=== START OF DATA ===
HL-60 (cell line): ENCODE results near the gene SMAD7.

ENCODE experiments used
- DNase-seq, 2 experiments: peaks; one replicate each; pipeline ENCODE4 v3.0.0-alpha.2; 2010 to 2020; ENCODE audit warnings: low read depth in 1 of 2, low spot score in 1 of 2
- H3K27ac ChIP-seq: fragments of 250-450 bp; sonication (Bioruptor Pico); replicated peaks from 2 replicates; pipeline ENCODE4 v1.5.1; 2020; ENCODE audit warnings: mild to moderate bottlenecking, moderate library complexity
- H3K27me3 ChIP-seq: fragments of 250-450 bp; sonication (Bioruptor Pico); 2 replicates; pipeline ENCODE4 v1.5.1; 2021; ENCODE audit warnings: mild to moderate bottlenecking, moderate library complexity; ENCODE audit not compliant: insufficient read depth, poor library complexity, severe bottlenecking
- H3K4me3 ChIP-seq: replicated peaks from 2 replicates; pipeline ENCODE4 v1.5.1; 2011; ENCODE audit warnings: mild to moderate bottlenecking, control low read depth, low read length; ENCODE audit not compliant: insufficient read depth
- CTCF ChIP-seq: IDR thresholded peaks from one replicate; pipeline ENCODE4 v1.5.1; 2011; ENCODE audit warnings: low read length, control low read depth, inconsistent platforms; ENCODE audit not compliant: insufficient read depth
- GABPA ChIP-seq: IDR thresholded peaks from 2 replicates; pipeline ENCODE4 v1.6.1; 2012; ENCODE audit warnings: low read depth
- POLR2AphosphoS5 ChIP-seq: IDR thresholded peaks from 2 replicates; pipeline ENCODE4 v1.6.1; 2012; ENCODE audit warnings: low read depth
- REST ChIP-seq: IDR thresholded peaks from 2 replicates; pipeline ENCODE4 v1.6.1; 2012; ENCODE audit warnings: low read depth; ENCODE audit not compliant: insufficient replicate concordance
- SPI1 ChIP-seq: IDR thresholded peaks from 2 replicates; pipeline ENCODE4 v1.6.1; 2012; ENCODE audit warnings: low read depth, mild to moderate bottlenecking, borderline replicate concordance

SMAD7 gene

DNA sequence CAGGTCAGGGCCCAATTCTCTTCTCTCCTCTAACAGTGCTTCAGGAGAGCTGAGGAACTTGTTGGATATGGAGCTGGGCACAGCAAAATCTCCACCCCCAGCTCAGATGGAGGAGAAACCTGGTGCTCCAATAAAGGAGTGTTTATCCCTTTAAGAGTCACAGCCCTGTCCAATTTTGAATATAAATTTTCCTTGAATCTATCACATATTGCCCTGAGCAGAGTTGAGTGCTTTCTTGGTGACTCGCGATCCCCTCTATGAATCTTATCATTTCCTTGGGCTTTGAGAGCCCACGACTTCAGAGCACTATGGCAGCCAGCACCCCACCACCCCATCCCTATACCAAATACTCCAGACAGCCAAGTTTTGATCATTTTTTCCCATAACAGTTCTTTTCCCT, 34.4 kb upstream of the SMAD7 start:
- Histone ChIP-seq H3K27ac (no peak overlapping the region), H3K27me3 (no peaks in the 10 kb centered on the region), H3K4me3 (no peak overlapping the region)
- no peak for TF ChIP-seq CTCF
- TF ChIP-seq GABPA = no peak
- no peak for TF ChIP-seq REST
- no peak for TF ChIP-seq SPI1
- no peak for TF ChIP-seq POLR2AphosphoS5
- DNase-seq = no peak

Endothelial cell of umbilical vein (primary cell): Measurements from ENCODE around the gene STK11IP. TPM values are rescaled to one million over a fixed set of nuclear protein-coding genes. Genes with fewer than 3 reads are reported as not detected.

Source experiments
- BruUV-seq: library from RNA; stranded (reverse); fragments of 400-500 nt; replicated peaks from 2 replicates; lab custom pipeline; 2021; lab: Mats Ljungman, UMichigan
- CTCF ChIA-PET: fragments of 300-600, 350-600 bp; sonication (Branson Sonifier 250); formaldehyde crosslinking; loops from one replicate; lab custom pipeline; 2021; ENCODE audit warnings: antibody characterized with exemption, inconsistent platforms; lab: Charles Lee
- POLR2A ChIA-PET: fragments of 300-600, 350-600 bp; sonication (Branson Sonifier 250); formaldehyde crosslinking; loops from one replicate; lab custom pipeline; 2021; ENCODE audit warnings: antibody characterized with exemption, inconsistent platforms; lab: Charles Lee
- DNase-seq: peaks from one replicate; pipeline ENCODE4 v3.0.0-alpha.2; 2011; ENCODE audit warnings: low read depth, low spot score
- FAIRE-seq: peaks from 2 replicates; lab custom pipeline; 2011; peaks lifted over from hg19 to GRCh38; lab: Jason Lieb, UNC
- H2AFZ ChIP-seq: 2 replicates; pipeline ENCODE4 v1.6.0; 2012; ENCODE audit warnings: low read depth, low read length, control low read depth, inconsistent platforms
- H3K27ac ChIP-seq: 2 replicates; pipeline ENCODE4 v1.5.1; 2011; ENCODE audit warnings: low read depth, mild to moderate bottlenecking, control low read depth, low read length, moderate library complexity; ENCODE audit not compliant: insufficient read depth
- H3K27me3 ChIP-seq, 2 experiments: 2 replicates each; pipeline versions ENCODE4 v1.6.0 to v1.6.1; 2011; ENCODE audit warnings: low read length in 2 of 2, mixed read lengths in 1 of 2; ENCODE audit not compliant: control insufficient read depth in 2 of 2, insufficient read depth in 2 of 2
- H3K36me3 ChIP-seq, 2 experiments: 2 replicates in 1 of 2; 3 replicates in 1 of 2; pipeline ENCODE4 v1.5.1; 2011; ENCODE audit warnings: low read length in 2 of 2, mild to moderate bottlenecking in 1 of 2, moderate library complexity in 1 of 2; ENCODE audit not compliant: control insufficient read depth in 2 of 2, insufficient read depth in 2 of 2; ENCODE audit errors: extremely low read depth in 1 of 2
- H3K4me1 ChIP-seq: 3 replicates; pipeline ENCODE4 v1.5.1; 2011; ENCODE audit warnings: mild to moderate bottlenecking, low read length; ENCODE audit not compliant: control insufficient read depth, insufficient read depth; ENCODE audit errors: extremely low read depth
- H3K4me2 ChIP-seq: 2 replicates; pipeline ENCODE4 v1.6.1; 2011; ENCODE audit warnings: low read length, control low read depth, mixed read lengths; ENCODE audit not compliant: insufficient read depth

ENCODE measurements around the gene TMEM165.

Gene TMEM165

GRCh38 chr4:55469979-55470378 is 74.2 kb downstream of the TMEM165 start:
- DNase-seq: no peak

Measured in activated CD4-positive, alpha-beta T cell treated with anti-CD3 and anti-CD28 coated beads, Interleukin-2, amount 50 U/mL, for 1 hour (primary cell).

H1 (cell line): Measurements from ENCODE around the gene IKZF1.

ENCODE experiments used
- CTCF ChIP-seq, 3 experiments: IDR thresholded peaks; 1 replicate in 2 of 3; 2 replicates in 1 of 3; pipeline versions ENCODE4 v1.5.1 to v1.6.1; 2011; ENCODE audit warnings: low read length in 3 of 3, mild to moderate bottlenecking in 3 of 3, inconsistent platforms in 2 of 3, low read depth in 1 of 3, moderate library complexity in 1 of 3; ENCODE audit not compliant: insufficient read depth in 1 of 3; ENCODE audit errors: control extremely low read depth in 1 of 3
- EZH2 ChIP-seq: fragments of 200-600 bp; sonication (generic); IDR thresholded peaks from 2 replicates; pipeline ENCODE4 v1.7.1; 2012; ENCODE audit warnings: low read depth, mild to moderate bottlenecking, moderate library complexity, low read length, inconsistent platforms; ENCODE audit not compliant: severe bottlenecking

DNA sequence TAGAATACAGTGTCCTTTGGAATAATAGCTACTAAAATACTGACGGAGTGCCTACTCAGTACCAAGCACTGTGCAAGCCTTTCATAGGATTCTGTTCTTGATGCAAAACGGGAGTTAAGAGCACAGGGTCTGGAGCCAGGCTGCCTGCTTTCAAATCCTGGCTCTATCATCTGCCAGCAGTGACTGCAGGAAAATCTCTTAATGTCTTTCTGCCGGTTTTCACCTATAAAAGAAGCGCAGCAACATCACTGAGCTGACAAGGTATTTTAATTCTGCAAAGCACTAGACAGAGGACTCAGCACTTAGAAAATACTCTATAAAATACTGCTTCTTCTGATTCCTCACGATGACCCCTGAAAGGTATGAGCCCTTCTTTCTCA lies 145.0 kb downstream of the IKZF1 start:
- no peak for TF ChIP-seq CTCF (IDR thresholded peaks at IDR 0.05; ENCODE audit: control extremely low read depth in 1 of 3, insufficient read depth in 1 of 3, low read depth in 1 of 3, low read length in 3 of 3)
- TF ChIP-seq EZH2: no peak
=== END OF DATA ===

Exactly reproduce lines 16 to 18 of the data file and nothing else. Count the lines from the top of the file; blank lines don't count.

- TF ChIP-seq GABPA = no peak
- no peak for TF ChIP-seq REST
- no peak for TF ChIP-seq SPI1